The blue breast darter is olive-green in color and there is a broad light band adjacent to the dark edge of the second dorsal (back), anal (bottom rear), and caudal (tail) fins. Breeding males are extremely colorful, with orange-tinted dorsal fins, numerous small crimson spots on the sides and a bright blue breast - hence its name.

The blue breast darter prefers fast-flowing sections of large streams where the substrate consists of sandy gravel and large stones. The darter uses the stones for protection, and is usually found behind, beside, or under them. The blue breast darter is rare in New York, found only in the upper reaches of the Allegheny River and a tributary.

Wednesday, September 22, 2010


STATUS: Threatened. That means we are concerned about the species but that they are not in danger of extinction right now.
DESCRIPTION: The giant garter snake is one of the largest garter snakes. They are at least 162 centimeters long. (About 64 inches.) Females tend to be longer and heavier than males. They weigh 500 to 700 grams. (About 1 to 1.5 pounds) .
The back of a giant garter snake varies from brownish to olive. There is a checkered pattern of black spots. A yellow stripe runs down the center of the back. Along the sides are light colored stripes. The underside is cream to olive or brown. Sometimes it is orangish. And common garter snakes are only 46-140 cm long. Otherwise, the two species look very similar. Garter snakes are not dangerous. In California, only rattlesnakes have venom that is dangerous to humans.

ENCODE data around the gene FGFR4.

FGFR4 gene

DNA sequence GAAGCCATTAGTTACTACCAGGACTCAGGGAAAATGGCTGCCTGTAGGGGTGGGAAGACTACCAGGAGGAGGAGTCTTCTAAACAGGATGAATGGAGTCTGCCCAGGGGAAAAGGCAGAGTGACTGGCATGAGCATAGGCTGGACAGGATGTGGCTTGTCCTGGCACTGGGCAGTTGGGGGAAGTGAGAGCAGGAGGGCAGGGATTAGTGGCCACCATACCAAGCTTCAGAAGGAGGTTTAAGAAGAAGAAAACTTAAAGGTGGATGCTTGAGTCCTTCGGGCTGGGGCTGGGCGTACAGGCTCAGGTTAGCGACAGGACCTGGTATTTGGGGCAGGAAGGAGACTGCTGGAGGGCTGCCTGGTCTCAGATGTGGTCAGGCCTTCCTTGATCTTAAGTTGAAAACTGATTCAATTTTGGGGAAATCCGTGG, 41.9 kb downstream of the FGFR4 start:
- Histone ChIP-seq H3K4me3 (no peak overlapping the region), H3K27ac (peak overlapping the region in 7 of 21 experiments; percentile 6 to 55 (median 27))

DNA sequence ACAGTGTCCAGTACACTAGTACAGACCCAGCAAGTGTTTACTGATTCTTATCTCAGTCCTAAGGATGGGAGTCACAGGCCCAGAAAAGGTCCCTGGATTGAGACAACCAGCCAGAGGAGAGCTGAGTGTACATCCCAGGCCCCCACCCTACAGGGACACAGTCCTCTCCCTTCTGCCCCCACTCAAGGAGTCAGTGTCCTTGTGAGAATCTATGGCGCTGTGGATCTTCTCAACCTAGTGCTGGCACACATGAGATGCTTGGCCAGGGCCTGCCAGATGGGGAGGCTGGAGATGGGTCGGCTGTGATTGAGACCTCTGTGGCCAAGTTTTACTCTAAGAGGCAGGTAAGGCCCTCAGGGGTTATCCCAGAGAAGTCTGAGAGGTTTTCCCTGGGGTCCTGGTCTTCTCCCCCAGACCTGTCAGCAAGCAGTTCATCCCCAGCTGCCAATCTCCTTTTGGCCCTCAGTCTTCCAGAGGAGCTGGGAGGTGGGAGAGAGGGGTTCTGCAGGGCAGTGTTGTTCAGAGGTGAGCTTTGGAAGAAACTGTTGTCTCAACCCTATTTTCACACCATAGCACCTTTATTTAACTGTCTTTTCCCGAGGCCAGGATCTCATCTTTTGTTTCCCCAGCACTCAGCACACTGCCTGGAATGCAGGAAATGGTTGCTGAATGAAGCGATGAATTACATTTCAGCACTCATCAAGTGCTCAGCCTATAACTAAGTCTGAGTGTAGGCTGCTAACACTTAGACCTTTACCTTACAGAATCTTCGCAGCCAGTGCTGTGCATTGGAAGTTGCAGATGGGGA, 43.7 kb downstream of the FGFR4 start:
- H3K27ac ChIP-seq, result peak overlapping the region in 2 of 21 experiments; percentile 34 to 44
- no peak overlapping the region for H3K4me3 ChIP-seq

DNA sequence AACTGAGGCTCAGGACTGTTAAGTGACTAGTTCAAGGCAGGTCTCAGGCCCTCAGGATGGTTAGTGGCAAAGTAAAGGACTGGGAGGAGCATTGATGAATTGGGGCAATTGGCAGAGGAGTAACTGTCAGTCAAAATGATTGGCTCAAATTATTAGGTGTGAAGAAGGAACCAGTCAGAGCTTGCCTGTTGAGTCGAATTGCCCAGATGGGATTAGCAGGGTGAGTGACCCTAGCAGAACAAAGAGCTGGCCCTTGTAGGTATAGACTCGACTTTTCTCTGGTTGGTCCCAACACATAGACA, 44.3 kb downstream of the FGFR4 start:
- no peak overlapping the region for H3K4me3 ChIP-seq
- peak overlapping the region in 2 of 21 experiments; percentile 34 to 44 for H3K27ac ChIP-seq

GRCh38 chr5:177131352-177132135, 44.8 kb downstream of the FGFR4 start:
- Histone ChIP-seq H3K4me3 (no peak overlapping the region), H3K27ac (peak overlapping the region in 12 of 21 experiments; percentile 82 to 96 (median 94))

FOOD: Small fishes, tadpoles and frogs.
HABITAT: Agricultural wetlands and other waterways in the Central Valley. (Irrigation and drainage canals, sloughs, ponds, small lakes, streams.)Most of the natural habitat has been lost. So lots of snakes live in rice fields. Rice fields provide hundreds of thousands of acres of habitat for the species.
HABITAT NEEDS: Enough water to provide food and cover during the active season. (Early-spring through mid-fall) Wetland plants such as cattails and bulrushes. (These are for cover and foraging.) Grassy banks and openings in vegetation for sunning.
Winter refuges: Small mammal burrows and other crevices above flood elevations. Giant garter snakes are dormant during the winter so they need places like this to hang out.
SEASONAL LIFE CYCLE: Giant garter snakes are most active from early spring through mid-fall. Between April 1 and May 1, they emerge and start hunting for food. Around October 1, they start looking for winter retreats. By November 1, they are in winter retreats and mostly stay there until spring. Some may bask or move short distances on warmer days.
MATING: Males reach sexual maturity in three years, females in five. The breeding season extends through March and April. Females give birth to live young from late July through early September. Brood size varies. It ranges from 10 to 46 young. (See photo of young snake, left) Young immediately scatter into dense cover. They typically more than double in size in the first year.
PREDATORS: These include raccoons, skunks, opossums ("possums"), foxes, hawks, northern harriers, egrets, bitterns and great blue herons.
RANGE: Mainly the Sacramento Valley of California. Some isolated populations in the San Joaquin Valley.
THREATS: Habitat loss and fragmentation. Flood control activities. Changes in agricultural and land management practices. Predation from introduced species, parasites, water pollution.

Tuesday, September 21, 2010


Naked-Head Toothfish and Rakery Beaconlamp–despite Antarctica's stark white scenery, its inhabitants do possess colorful names.